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Unknown Viking trading place discovered by master’s student
With the help of a metal detector, Tor-Kjetil discovered what appears to be the oldest trading place in Northern Norway to date. Now he’s switching jobs, making archeology a full-time engagement.
In his newly published archaeology master’s thesis delivered at UiT The Arctic University of Norway, Tor-Kjetil Krokmyrdal has shown that a trading place existed in the Viking Age at Sandtorg in Tjelsund, in Harstad Municipality.
Krokmyrdal found objects that can be dated all the way back to the 800s, which makes Sandtorg the first trading place we know of thus far in Northern Norway.
“This discovery means that from now on, researchers need to re-think how societies and trade functioned in this region in the Viking Age and the Early Middle Ages” archaeologist Marte Spangen says, who has been supervising Krokmyrdal in his thesis work.
We know from earlier that Vågan in Lofoten functioned as an important financial centre for Northern-Norway in the Middle Ages, but through objects found with a metal detector and other forms of analysis, Krokmyrdal has shown that trading was going on in Sandtorg as early as the 800s.
A curious name
How did a master’s student make such a discovery?
"I have worked on this for a few years", Krokmyrdal points out.
It’s been his hobby for several years to search for metals, alongside his full-time employment working with logistics at the postal company Post Nord.
He explains that it all started with a book many archaeologists are familiar with, Olav Rygh’s analysis of Norwegian farm names.
Sandtorg literally means «market or trading place at Sand». No archaeological evidence could actually prove this to be right, but it made Krokmyrdal curious.
At first, he did not find anything at Sandtorg, but it turned out that he was searching too low, and that the areas he was examining had been underwater during the Viking Age.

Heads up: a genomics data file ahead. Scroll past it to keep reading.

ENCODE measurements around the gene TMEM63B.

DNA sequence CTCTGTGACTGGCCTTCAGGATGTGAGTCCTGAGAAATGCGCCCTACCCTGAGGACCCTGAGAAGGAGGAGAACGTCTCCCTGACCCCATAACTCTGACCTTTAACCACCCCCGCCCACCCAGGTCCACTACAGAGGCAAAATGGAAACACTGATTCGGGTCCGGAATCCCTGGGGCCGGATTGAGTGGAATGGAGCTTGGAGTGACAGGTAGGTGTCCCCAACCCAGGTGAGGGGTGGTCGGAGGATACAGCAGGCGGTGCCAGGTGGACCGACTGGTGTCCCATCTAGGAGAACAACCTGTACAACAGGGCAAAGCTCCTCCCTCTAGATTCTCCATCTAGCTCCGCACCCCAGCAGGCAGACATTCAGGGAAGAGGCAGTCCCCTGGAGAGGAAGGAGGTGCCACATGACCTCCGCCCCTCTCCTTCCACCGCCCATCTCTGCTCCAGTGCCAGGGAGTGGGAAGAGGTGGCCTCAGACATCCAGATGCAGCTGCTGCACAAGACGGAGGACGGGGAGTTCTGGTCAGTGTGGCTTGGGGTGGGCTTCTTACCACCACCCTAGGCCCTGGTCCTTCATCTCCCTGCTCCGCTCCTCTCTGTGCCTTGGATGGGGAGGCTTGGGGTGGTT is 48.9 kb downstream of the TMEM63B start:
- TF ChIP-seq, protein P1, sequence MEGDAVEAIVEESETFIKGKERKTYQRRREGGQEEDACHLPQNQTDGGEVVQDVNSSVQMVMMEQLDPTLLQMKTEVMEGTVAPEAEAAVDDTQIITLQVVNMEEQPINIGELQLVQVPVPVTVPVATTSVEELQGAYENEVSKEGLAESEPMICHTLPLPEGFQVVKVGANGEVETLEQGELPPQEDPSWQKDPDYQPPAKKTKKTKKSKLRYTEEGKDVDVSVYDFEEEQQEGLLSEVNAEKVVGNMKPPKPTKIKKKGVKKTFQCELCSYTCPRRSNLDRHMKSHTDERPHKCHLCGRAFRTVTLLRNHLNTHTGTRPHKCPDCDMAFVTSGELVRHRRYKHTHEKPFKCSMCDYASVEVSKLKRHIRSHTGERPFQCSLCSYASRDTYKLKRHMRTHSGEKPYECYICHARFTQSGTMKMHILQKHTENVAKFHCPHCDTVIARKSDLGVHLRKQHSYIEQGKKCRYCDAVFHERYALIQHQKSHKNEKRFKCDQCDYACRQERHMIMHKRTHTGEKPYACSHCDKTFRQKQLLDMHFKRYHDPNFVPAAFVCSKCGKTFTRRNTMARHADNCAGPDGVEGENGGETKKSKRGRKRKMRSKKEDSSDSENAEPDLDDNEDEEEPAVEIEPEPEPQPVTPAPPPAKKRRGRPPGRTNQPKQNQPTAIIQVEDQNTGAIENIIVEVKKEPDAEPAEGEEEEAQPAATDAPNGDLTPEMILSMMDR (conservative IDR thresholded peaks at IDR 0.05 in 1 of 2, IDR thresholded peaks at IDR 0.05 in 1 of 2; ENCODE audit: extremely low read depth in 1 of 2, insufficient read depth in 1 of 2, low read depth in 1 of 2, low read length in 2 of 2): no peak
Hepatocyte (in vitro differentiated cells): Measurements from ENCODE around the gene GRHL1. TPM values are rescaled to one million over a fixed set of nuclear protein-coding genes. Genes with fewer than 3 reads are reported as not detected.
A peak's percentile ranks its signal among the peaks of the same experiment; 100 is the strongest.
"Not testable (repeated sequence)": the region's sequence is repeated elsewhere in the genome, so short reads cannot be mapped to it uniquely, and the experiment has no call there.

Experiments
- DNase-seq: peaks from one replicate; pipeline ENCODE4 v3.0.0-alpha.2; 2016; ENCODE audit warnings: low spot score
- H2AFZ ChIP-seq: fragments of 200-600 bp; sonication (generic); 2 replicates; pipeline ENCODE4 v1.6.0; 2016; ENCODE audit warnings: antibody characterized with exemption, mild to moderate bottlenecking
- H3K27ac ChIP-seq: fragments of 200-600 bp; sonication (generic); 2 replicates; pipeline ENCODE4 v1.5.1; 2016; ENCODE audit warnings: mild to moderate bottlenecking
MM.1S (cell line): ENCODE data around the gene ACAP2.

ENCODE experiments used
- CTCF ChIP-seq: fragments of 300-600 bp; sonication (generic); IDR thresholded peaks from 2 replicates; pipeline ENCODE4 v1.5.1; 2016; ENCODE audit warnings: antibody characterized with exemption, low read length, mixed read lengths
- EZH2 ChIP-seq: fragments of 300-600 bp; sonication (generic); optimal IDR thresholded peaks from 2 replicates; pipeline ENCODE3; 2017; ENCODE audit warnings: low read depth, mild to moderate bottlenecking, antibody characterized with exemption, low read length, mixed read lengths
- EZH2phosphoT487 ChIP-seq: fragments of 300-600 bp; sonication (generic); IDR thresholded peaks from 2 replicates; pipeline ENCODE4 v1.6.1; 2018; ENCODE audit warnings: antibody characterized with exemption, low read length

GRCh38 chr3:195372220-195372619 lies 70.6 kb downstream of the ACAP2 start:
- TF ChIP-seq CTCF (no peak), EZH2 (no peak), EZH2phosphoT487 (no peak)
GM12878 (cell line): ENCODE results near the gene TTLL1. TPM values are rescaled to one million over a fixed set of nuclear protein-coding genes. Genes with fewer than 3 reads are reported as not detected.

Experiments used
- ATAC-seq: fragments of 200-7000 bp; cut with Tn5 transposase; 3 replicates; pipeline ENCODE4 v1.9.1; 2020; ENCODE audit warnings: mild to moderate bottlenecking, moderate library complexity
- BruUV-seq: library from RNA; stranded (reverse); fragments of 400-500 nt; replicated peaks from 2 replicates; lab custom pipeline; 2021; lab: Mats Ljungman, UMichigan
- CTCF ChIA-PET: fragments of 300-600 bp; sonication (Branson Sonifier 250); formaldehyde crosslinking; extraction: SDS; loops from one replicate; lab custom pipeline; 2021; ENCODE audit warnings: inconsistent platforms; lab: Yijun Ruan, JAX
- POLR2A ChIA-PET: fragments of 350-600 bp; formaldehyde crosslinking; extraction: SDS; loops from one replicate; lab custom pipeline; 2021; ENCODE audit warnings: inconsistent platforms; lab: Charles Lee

Once he moved higher in the terrain, the discoveries started rolling in.
“That’s when I signed up for the master programme in archaeology”, Krokmyrdal says.
Travelers spent the night at Tjelsund
Even as late as our near-past, strong currents would often force travelers to wait in Tjelsund before they could continue their journey. «Tjeld» is a reference to the verb «tjelde», which means to spend the night in or under the boat once it’s been pulled up on land.
The Sandtorg Farm lies by the strongest current and has probably been a natural place to stop for travelers. Its location and historical sources make it plausible that a chieftain at the farm Sand on the other side of the straits controlled the shipping going through the strong currents in Tjelsund, and might have demanded tariffs of those travelling through the straits as early as the Early Iron Age.
This developed into trade during the Viking Age, or as Krokmyrdal wants to call it, exchange of goods, a term that covers both the trade of money and the trading of goods and services. This gives the farm name Sandtorg meaning as «the market of the Sand Chieftain».
Imports from the great beyond.
The discoveries Krokmyrdal has made with his metal detector shows that the trade may have entailed repairs or building of ships, something that is also mentioned in the sagas in reference to the Sand Chieftains.
Krokmyrdal has found both jewelry, weights, coins, and so-called silver payment at Sandtorg.